Airline Stocks: Alaska Air Group (ALK)
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Alaska Air has one of the lowest cash burns in the industry. In its July earnings report, the airline reported that it was averaging a burn of just $4 million a day in June. The company is pledging to get that down to $0 by the end of the year, but it will need some help to get that done. And that’s reflected in the stock price. ALK stock is down nearly 45% for the year.
Like Delta, Alaska Air is taking steps to increase consumer confidence. The airline has partnered with essential oils brand EO to introduce what the airline is calling “air-omatherapy” as part of its Next-Level Care initiative.
In the company’s press release, it stated that, “Starting Aug. 21, guests on all Alaska flights will be offered a complimentary, single-use EO hand sanitizing wipe, which is 99.9% effective against common germs, scented with pure organic French lavender, chamomile flower and white tea essential oils, and 100% biodegradable.”
This is the latest initiative laid out by the airline in addition to an expanded mobile app to allow for more touch-free travel. And like many airlines, Alaska pledges to keep the middle seat open through the end of October.
Allegiant Travel (ALGT)
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Allegiant is an example of how where you finish may depend on where you start. The company had one of the best operating margins in the industry heading into the pandemic. That was because of the company’s business model that focuses on flexing capacity as needed to meet seasonal demand levels.
During the second quarter, this model allowed Allegiant to have a 50% reduction in capacity, easily the broadest of any domestic carrier. In the last quarter, Allegiant delivered a mixed bag in its earnings report. Earnings were lower than expectations, but the airline had a beat on revenue. The company posted a daily cash burn of $900,000 in the second quarter, and management was projecting that burn to increase slightly to just over $1 million a day in the third quarter.
The stock is down 30% for the year, but ALGT stock has gained nearly 85% since hitting its low in May. And ALGT stock has gained 9% in the last month.
Airline Stocks: JetBlue Airways (JBLU)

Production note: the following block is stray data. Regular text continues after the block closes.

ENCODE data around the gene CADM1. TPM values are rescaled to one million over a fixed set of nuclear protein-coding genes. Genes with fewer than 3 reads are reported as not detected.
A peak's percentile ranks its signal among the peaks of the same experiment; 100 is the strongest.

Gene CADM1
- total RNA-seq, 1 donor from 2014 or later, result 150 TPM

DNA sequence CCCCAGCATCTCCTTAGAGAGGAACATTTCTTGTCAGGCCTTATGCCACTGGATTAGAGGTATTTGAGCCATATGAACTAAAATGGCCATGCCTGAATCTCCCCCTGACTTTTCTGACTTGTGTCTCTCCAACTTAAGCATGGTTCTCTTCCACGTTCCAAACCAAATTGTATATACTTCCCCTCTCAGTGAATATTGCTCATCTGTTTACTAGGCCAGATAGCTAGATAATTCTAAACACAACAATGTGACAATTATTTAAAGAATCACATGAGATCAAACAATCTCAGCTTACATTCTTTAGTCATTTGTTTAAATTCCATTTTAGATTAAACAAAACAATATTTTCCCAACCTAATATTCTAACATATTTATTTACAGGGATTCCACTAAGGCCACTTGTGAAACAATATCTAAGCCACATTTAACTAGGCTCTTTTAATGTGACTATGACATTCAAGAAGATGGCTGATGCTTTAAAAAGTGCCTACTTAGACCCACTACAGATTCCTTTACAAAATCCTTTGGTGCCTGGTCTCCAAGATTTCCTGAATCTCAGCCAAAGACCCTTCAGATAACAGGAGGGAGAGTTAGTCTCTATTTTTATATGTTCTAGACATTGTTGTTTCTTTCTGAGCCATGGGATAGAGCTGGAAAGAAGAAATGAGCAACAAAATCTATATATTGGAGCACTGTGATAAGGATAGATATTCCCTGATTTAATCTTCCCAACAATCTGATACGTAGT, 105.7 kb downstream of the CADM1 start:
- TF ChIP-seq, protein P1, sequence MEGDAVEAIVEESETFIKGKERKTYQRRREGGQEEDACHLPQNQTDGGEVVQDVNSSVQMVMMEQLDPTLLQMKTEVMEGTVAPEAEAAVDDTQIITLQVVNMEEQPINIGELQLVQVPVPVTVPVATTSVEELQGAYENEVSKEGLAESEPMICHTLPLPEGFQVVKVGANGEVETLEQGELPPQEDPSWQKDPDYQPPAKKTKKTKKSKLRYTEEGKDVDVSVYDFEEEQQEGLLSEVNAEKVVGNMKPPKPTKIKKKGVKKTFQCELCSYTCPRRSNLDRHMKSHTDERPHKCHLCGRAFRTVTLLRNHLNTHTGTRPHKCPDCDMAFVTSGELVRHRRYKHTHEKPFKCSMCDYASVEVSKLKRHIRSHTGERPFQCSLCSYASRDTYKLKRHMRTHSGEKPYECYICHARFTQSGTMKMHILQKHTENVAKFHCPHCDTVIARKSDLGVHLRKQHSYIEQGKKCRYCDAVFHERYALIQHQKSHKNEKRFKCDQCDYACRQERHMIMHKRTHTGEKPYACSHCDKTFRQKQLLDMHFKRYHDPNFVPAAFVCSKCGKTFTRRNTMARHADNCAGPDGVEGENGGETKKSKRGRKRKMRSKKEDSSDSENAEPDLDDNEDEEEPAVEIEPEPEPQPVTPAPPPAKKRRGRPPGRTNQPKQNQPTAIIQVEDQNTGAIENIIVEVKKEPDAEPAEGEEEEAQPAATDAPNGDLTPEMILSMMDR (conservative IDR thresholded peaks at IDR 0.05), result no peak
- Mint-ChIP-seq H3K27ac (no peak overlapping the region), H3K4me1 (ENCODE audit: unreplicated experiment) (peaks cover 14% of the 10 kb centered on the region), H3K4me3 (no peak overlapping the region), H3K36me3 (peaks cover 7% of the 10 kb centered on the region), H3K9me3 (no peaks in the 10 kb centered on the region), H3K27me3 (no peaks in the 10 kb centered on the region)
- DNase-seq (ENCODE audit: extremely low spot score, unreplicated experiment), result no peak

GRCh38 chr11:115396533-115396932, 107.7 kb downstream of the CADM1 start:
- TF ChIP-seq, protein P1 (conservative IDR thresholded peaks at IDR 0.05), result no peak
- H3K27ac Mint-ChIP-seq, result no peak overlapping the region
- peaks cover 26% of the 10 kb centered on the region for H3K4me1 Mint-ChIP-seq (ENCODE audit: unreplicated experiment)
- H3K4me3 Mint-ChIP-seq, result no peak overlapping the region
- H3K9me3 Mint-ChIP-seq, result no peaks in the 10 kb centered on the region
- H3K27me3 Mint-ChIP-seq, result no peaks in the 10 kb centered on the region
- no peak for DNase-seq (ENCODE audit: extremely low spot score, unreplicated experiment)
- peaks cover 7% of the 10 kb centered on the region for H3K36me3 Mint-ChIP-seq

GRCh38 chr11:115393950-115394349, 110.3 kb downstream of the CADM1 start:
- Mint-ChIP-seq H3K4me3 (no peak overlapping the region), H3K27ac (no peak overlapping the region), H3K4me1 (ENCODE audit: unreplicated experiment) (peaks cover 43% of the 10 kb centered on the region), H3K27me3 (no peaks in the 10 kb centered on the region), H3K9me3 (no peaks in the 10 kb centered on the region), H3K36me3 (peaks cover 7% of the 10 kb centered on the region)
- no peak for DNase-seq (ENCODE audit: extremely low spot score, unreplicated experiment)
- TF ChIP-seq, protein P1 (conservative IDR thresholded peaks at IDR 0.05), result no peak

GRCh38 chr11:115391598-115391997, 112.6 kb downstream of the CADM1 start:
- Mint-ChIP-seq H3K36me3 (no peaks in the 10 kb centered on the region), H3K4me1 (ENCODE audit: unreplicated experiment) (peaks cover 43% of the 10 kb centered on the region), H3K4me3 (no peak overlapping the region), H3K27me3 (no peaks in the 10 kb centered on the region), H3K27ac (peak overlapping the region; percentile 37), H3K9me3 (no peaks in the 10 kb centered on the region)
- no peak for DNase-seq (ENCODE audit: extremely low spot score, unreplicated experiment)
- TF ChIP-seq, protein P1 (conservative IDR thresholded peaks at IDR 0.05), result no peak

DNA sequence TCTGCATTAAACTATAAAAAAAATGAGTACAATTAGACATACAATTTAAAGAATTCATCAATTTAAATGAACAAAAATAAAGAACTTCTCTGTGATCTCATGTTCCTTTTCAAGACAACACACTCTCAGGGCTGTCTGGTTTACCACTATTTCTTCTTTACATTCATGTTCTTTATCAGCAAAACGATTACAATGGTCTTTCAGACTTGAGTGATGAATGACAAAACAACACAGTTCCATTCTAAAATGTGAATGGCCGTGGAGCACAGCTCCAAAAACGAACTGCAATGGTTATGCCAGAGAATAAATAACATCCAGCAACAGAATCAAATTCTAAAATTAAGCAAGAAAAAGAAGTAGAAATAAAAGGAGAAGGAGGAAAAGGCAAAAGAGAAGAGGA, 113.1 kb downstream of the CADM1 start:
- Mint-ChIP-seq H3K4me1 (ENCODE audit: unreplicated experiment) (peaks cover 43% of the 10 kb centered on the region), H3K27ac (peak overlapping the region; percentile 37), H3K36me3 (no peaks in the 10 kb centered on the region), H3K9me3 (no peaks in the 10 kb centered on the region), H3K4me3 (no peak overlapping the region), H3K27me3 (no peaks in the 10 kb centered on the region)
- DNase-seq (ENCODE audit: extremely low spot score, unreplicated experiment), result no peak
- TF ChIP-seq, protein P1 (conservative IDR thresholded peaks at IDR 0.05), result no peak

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I’ve been both complimentary and critical of the candor from JetBlue CEO Robin Hayes. At the outset of the pandemic, I complimented Hayes for his frank memo to JetBlue employees. It couldn’t have been an easy message to send, but candid messages frequently are not.
At the same time, I was critical of Hayes for a recent interview with Bloomberg in which he said, “The day of reckoning is coming for the industry, because we can’t continue with where we are in terms of numbers of jobs we have and see demand at 25% to 30% of where we’d normally be.”
While that’s a true statement, it’s hard to engender confidence in travelers when you’re asking for additional stimulus, needed or not. However, that criticism aside, JetBlue has the liquidity to see the finish line. And because the carrier is heavily dependent on domestic routes, it will be in a good position to capitalize on the budget-conscious traveler who just wants a quick trip to anywhere USA.
JBLU stock is up 64% from its March low. However, it’s still down nearly 48% from its year-to-date high in February.
Chris Markoch is a freelance financial copywriter who has been covering the market for over five years. He has been writing for Investor Place since 2019. As of this writing, Chris Markoch did not hold a position in any of the aforementioned securities.
The views and opinions expressed herein are the views and opinions of the author and do not necessarily reflect those of Nasdaq, Inc.